It would be hard to find anyone who does not like maple syrup, the beauty of maple wood graces many of our home furnishings and of all the fall foliage, maple trees produce the brightest display. What we know about maples makes us love them, but what we do not know may surprise and interest us.
There are over 140 species of maple worldwide, including both the genera Acer and Dipteronia--both of which are in the Aceraceae family. Maples are mostly large, wide spreading and attractive trees, generally recognized by their three to five lobed leaves and winged fruits. Though all are flowering plants, most of the flowers are so inconspicuous as to be virtually invisible to the untrained eye. The red maple (Acer rubrum) is one of the few maples with conspicuous flowers.
Maples grow in many parts of the world, as well as in the United States and Canada, and while some species, such as the southern sugar maple (Acer barbatum) thrive in southern climates, the majority of Acer species prefer the cooler temperate areas above U.S. Department of Agriculture hardiness zone 7. The sugar maple (Acer saccharum) is used in the production of maple sugar, and it is farmed in the New England states (though they are native to every state east of the Mississippi River and north of the Tennessee-Alabama border).
Cultivation and Care
The maple family is large and encompasses a variety of soil preferences. In general, however, maples prefer a loamy or sandy loam soil with a neutral pH, though they will tolerate a broad range of soil types, including clay soils, and pH from extremely acid to alkaline. Maples prefer moist but well-drained soil, with plenty of organic matter. Since maples grow in mixed hardwood forests, they are capable of tolerating partial shade.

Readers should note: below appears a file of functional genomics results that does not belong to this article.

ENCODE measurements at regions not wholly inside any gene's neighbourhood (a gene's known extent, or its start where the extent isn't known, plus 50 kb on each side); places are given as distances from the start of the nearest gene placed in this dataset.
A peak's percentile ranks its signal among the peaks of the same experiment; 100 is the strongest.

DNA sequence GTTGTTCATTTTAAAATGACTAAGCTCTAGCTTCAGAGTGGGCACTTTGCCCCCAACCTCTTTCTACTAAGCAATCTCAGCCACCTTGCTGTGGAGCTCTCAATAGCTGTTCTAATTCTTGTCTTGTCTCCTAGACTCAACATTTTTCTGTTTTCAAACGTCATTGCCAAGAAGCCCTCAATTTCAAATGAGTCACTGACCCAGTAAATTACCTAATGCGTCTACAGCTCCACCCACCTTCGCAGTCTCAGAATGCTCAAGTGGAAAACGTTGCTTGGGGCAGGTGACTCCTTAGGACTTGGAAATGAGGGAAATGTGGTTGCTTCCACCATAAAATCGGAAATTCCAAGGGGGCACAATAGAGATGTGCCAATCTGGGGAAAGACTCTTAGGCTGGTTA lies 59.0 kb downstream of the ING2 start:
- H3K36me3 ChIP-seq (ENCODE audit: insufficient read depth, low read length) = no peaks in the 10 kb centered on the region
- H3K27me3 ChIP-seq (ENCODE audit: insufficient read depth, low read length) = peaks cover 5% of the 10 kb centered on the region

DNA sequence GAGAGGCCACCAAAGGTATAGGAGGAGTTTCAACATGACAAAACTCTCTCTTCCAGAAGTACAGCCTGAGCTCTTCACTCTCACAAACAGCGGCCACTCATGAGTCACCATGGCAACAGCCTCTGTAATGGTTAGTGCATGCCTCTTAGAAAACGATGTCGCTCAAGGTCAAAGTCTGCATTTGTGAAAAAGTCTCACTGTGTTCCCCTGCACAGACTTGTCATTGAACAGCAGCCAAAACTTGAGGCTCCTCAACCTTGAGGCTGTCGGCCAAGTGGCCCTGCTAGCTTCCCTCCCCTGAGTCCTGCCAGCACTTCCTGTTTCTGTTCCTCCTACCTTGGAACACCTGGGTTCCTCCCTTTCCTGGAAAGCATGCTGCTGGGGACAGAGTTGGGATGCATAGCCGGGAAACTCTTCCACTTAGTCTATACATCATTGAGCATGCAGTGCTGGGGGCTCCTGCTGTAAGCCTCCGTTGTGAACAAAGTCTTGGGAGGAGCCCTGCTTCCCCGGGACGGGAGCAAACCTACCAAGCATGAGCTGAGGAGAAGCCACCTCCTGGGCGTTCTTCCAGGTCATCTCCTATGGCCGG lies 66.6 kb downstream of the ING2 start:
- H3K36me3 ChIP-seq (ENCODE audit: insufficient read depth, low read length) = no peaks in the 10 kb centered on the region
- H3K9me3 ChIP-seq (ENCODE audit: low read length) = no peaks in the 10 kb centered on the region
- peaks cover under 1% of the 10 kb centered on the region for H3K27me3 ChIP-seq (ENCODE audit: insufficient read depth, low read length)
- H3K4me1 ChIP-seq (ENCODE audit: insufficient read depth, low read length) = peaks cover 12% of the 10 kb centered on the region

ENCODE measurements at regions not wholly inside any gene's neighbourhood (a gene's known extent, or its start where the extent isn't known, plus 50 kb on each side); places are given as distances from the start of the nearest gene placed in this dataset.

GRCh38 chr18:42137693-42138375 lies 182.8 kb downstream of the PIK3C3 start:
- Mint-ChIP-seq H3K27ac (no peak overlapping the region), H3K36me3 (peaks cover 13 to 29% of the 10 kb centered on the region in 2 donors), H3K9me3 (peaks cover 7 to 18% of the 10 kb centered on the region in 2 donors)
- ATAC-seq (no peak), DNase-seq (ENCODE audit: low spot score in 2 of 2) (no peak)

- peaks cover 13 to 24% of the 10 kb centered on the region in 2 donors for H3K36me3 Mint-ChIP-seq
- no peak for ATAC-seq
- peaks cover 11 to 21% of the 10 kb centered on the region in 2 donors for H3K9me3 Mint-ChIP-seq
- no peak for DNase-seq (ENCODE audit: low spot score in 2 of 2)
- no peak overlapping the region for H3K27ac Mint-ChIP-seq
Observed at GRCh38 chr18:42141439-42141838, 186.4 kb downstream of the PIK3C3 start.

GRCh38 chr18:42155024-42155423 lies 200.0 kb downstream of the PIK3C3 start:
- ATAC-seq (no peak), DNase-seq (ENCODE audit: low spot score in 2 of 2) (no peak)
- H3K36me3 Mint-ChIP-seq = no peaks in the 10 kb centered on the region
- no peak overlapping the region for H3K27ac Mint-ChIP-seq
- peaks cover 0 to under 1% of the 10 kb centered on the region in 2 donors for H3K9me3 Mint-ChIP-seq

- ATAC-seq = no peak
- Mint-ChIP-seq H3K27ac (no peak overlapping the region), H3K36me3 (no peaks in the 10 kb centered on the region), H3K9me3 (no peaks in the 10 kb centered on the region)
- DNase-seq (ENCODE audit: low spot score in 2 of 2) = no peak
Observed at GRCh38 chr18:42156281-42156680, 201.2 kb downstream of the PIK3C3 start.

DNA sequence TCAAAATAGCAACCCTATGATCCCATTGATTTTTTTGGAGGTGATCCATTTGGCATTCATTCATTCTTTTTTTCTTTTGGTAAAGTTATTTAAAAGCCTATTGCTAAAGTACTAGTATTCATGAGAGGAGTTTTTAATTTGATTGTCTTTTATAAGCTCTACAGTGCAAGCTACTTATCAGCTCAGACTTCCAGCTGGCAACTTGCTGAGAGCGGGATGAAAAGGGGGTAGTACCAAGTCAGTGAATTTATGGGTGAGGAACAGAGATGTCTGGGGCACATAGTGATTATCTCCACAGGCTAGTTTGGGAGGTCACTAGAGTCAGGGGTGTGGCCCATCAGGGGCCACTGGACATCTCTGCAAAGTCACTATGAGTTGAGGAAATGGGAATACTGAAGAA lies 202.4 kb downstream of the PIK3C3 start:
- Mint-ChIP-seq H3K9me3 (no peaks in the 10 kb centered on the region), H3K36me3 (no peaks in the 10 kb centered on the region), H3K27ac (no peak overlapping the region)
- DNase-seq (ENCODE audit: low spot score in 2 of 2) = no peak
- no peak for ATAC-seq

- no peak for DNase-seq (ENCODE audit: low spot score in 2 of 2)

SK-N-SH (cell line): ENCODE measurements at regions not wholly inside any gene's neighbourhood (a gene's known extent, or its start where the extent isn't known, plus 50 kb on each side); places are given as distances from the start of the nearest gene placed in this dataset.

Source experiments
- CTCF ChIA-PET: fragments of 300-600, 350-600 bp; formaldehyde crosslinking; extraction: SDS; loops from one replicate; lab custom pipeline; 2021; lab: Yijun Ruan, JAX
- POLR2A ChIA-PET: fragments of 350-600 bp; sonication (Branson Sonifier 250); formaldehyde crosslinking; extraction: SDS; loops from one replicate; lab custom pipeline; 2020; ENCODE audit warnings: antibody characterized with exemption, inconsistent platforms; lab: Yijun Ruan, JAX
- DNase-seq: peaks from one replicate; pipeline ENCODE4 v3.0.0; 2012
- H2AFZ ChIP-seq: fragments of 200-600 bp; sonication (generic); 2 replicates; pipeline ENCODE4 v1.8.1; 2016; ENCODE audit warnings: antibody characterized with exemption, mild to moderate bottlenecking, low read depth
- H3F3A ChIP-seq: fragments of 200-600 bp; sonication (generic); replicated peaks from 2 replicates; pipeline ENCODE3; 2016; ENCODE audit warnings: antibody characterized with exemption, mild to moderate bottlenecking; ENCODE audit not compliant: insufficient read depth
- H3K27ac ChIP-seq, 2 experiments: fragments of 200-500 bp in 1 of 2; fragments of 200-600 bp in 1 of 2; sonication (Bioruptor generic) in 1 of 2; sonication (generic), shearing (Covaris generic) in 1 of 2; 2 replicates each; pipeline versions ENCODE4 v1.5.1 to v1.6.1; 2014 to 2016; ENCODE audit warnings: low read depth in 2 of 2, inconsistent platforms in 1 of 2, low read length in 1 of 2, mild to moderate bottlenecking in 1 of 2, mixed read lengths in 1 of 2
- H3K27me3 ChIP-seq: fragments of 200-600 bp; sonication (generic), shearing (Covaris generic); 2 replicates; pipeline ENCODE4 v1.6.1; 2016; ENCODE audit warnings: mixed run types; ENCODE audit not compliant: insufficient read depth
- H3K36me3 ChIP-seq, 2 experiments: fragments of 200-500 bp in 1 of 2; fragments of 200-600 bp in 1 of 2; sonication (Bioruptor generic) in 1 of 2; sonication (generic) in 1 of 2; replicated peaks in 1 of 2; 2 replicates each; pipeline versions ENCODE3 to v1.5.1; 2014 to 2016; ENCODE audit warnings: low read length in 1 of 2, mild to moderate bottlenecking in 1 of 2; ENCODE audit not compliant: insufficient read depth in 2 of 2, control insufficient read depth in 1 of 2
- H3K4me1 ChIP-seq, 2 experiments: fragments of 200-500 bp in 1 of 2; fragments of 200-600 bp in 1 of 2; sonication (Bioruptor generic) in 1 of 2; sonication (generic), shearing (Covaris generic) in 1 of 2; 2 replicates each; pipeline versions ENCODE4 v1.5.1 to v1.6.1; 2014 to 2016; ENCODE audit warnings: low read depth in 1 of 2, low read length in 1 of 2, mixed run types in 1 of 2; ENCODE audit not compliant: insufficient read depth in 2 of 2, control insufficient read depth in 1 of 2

Products and Uses
The sugar maple is probably the most recognized of the maple species, renowned for its fall color as much as for sugar, but other species are valuable as ornamentals and for wood. The Japanese maple (Acer palmatum), a slow growing and compact tree with many commercially available cultivars, is particularly used as an ornamental for small gardens. Wood veneers for many fine musical instruments and furniture come from bird's-eye maple--which is not a maple species but rather a condition within the tree, which causes divergent and interesting grain patterns.
As reported by Olkkola Farm, it takes between 30 and 50 gallons of maple sap to make 1 gallon of maple sugar, and since one mature tree produces only about 10 gallons of sap per season, it takes three to five trees to make that single gallon. According to the USDA Plant Database, three maples--the arum maple (Acer ginnala), Norway maple (A. platanoides) and the sycamore maple (A. psuedoplatanus) are noxious weeds in this country and Canada. The trident maple (Acer buergeranum) is a popular tree with bonsai enthusiasts. Five states list maples as the official state tree--four of them, the sugar maple.